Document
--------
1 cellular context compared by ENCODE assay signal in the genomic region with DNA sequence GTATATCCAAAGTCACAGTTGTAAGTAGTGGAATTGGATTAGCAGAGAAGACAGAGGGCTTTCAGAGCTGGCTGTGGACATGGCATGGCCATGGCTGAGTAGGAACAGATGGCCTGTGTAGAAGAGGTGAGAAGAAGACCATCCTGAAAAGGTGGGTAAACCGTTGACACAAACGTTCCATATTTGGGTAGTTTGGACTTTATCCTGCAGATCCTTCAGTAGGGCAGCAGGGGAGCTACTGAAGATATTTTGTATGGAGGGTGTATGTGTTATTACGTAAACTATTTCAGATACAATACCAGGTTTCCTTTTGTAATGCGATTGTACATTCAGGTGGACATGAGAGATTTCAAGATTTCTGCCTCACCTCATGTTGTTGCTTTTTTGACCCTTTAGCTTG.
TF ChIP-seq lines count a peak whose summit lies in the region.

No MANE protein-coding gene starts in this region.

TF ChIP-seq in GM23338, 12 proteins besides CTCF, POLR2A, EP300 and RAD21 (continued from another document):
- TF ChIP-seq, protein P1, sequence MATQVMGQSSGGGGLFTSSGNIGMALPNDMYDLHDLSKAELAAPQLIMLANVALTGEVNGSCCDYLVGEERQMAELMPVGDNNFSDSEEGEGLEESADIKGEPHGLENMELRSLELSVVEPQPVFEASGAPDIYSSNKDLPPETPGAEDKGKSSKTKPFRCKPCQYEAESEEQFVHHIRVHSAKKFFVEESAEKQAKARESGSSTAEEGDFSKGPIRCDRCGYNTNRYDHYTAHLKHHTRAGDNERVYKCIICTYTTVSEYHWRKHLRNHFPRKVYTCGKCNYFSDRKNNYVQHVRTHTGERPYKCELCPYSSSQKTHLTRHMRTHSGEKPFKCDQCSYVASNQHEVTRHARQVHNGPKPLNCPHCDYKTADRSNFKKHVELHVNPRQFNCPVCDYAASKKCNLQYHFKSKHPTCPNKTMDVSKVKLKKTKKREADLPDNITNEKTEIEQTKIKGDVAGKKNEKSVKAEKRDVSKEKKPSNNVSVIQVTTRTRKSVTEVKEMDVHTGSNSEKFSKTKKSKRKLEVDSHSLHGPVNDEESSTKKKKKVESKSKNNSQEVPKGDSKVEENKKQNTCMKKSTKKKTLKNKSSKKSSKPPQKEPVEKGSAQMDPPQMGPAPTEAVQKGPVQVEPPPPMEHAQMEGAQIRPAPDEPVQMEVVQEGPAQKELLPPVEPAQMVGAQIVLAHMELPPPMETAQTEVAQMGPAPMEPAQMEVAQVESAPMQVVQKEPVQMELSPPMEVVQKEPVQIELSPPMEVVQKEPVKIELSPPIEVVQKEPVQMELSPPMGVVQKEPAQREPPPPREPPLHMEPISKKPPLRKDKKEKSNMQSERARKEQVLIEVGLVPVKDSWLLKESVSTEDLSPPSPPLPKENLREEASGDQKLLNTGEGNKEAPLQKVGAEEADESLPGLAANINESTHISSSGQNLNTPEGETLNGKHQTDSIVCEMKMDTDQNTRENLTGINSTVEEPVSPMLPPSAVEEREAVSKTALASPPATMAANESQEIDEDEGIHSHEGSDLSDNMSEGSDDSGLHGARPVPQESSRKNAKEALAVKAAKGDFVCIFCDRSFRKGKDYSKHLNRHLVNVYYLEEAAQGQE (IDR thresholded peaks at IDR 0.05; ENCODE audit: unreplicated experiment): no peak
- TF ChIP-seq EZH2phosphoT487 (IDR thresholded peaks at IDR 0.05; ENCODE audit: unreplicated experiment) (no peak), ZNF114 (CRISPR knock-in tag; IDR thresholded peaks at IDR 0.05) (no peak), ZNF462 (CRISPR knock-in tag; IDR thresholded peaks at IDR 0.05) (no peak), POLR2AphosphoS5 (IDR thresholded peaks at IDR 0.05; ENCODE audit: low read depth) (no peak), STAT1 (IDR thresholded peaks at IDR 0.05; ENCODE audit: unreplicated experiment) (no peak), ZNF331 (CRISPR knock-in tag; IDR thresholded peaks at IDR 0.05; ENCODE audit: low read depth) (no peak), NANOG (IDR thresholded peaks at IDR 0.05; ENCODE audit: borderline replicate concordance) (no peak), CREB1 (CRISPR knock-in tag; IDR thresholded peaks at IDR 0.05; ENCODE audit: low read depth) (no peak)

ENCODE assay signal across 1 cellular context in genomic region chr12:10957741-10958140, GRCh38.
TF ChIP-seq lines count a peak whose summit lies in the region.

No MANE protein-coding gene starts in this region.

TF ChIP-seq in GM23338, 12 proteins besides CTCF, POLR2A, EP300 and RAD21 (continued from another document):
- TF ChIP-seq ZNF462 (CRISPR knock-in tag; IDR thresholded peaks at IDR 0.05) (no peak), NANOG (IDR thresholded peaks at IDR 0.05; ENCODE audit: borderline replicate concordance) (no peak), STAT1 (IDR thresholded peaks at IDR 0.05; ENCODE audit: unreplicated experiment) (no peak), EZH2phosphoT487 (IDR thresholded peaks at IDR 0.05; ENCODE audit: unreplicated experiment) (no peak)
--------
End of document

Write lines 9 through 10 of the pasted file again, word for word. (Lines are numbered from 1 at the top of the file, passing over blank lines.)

No MANE protein-coding gene starts in this region.

TF ChIP-seq in GM23338, 12 proteins besides CTCF, POLR2A, EP300 and RAD21 (continued from another document):